Effect of Shelf Life on Physicochemical and Biochemical Parameters of Camel Milk

Elhassen LANKRI1,*, Khedidja BOUDOUR1, Ibrahim BELABDI1, Nassima BOUHROUM1, Ahmed AICHOUNI2
1Laboratory of Bioresources Natural Local Laboratory of Bioresources Natural Local, Department of Agronomy and Biotechnology, Faculty of Nature and Life Sciences, University of Hassiba Ben Bouali Chlef, Ouled Fares, Algeria.
2Department of Agronomy and Biotechnology, Faculty of Nature and Life Sciences, El Wancharissi University, Tissemssilte, Algeria.

Background: Animal feed, environmental conditions and the lactation period are the main factors affecting the composition of camel milk.

Methods: In this study, samples from eight (8) camels were collected according to hygiene standards to determine the physico-chemical and biochemical parameters of milk during storage at ambient temperature. pH, titratable acidity, density, total dry matter, ash, fat, protein and vitamin C were determined.

Result: The results of the physico-chemical analyses indicate a pH of 5.98±0.30, a titratable acidity of 17.51±1.35°D and a density of 1.01±0.02 after 24 hours of storage at ambient temperature. At the same time, biochemical analyses show an ash content of 7±0.58 g/l, a fat content of 50.09±5.97 g/l and a protein content of 2.31±0.21%. The total dry matter content of camel milk is 129.27±11.31 g/l. The vitamin C content is 41.89±4.51 mg/l. Monitoring of the pH changes of camel milk during storage at room temperature (22±6°C) showed low acidification of camel milk after 24 storage, confirmed by the statistical study which revealed a non-significant difference in pH (p>0.41). While after 24 hours, the differences are significant for pH, dornic acidity and vitamin C content (p<0.0001). The remaining ingredients (dry matter, fat, ash) experienced a non-significant progressive decrease (p>0.05). A still non-significant decrease in protein content occurred during the first two days of storage. From the second day, the difference became significant (p<0.001). The study of density variation showed a slight non-significant increase (p>0.15) over time. These results have allowed us to confirm that the analyzed camel milk, has a number of particularities in its chemical and physical composition, which prolongs its shelf life.

Until very recently, camel milk was consumed at the family level and in very limited areas (Srairi et al., 2019). In recent years, however, camel breeding has experienced an undeniable development in several countries around the world. For example, Faye (2020) and Konuspayeva et al., (2021) report that, with the exception of goat farming, camel farming outnumbered other herbivorous species.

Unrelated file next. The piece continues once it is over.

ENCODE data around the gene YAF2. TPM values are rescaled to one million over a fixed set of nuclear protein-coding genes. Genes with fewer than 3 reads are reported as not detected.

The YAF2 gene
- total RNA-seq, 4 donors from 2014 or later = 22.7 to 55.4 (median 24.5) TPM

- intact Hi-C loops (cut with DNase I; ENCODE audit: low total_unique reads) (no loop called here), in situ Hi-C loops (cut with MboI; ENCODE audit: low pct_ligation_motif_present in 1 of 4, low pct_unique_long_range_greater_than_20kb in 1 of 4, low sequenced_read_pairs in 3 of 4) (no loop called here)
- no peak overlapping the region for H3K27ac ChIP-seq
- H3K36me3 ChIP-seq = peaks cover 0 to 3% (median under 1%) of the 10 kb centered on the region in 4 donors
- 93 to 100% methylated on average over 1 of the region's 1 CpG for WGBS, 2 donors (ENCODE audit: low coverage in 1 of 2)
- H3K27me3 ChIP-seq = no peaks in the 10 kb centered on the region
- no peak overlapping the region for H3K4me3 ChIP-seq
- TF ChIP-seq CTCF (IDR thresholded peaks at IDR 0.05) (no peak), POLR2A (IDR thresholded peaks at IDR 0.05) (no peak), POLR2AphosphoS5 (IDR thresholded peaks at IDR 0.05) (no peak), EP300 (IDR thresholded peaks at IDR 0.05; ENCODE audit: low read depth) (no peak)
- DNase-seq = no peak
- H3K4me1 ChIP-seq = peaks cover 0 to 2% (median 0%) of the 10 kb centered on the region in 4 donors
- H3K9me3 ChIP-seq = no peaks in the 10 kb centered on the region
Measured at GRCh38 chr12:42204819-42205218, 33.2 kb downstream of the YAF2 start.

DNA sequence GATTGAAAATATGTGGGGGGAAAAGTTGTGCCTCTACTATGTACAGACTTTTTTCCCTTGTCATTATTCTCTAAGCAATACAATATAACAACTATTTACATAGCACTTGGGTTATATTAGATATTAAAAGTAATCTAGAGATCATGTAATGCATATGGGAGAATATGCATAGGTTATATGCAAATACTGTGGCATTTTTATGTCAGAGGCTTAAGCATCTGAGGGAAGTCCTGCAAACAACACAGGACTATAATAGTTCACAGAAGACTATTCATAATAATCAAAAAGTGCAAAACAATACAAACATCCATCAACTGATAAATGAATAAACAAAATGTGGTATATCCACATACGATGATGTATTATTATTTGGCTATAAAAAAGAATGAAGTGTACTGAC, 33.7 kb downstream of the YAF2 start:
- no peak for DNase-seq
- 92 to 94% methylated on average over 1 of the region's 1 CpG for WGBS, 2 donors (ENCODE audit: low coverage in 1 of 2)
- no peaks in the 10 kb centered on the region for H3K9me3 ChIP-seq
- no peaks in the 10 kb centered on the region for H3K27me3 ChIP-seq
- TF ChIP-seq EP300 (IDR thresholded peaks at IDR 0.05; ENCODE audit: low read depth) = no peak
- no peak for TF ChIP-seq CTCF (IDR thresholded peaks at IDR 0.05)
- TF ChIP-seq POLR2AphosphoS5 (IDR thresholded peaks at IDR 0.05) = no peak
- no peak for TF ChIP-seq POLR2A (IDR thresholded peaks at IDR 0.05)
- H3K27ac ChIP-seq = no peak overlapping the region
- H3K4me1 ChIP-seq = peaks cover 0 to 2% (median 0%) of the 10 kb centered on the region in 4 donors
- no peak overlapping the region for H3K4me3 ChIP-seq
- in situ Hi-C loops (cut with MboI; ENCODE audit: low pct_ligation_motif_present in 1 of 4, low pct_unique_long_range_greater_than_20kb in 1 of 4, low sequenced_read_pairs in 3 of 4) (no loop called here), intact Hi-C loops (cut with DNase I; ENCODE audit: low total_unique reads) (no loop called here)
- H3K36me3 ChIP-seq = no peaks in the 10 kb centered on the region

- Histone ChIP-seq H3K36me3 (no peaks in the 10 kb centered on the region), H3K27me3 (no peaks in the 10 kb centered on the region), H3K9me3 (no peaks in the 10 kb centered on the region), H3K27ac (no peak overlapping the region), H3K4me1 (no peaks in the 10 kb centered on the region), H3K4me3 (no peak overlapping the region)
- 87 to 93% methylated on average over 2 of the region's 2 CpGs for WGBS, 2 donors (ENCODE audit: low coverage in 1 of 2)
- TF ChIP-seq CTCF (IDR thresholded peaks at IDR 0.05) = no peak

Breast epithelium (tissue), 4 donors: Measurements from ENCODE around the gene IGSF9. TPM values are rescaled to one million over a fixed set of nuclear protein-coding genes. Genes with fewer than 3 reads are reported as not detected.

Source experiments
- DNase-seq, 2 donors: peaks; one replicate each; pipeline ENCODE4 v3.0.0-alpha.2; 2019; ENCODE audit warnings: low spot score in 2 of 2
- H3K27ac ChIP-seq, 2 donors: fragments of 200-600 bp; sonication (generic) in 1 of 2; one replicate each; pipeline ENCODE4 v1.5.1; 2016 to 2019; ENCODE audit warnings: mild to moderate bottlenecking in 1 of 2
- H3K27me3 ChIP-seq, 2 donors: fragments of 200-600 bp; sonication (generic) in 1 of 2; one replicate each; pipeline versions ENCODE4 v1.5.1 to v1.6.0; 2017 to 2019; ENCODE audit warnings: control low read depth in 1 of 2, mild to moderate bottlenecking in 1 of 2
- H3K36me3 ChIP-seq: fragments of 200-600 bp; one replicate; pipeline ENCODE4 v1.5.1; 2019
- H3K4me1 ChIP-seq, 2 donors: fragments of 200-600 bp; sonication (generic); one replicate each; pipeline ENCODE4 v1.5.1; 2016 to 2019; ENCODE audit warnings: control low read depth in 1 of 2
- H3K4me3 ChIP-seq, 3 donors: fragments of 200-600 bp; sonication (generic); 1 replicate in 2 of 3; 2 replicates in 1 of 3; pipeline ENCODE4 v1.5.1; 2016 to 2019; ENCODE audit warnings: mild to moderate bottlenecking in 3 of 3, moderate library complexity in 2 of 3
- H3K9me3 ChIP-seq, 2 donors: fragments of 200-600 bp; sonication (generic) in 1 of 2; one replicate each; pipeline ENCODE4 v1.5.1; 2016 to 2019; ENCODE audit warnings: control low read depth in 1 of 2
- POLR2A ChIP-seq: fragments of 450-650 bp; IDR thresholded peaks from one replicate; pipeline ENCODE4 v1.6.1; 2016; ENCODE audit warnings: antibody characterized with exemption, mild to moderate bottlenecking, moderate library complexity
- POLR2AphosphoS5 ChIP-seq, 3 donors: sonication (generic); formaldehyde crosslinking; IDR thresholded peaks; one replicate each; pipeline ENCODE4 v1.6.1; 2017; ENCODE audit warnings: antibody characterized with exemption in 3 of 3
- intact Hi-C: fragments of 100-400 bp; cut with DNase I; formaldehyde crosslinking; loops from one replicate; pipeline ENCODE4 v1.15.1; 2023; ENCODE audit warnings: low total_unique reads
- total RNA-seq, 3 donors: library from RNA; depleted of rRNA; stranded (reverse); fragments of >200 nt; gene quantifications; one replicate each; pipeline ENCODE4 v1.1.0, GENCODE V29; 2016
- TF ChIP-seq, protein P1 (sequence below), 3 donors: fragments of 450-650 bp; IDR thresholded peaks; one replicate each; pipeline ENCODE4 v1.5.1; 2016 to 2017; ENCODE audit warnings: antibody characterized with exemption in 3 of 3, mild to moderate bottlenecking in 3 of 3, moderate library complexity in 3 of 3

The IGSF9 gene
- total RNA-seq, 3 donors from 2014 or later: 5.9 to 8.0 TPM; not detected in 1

Camel milk and meat are recognized for their nutritional, therapeutic and dietary interest, justifying their extensive use in food and cosmetics (Yadav et al., 2015; Fguiri et al., 2015; Faraz, 2020). Several experts have suggested the potential effect of camel milk to increase anti-Covid-19 immunity.

Indeed, Khalesi et al., (2017); Aqiba et al., (2019) and Dong et al., (2020) report that camelid immunoglobulins allow the development of therapeutic antibodies as well as protective enzymes, antimicrobials and immunological substances such as lactoferrin. Similarly, Yadav (2015), Kaskous (2017) and Ebaid et al., (2023) confirm that camel milk can be used to treat certain diseases and to combat health problems such as gastrointestinal disorders, diabetes, food allergy, psoriasis, hepatitis C and B, autism and tuberculosis. In line with marketing, the collection and conservation of camel milk are steps to control allowing the sale of dairy products in local, regional and even international markets (Faye, 2016).

In Algeria, the real production of camel’s milk is poorly known, indeed, camel breeding is concentrated in the steppes and Saharan regions with difficult access. This leads to weak market integration, accentuated by the remoteness of production areas. Konuspayeva et al., (2021) report that the share of self-consumed milk is likely higher in countries where camel-rearing areas are far away from urban centres.  

Furthermore, according to FAO (2021), consumption of camel milk is often limited to certain regions, especially in the Maghreb countries where camel milk is a product of the southern regions. In Algeria, camel herds are located in the south, far from towns with large settlements. In this case, camel milk must be stored for many hours before reaching the consumer. While, for health reasons, many consumers prefer to drink fresh camel milk. The multiplication rate of microbes in milk depends mainly on the initial number of bacteria, the storage temperature and the shelf life Kaskous (2019).

The objective of this study is to determine the physico-chemical characteristics of raw camel milk from an Algerian steppic region (Djelfa wilaya) and to follow changes in some of the physico-chemical properties at room temperature after the milk is transported through the same marketing channels by the sellers.
Our camel population was located in the steppe region of central Algeria. Climate is defined as arid continental, characterized by both low and variable precipitation. The region is characterized by a more or less long drought and a thin vegetation with gaps between the tufts of vegetation. The semi-sedentary breeding method is based on steppe vegetation without dietary supplements.

Eight camels, aged from 5 to 8 years old with healthy-appearing udders, were manually milked in the morning during the summer period (June 2022). Before milking, the farmer disinfected his hands and the udders of the camels with ethanol (70°). The udders were then well dried. The first sprays were removed and the milk was collected in sterile bottles and transported to the laboratory where it was kept at room temperature to simulate the conditions of the marketing circuit by the sellers. pH was measured alone just after milking and with other physico-chemical parameters after 24 h, 2 days and 3 days after sampling.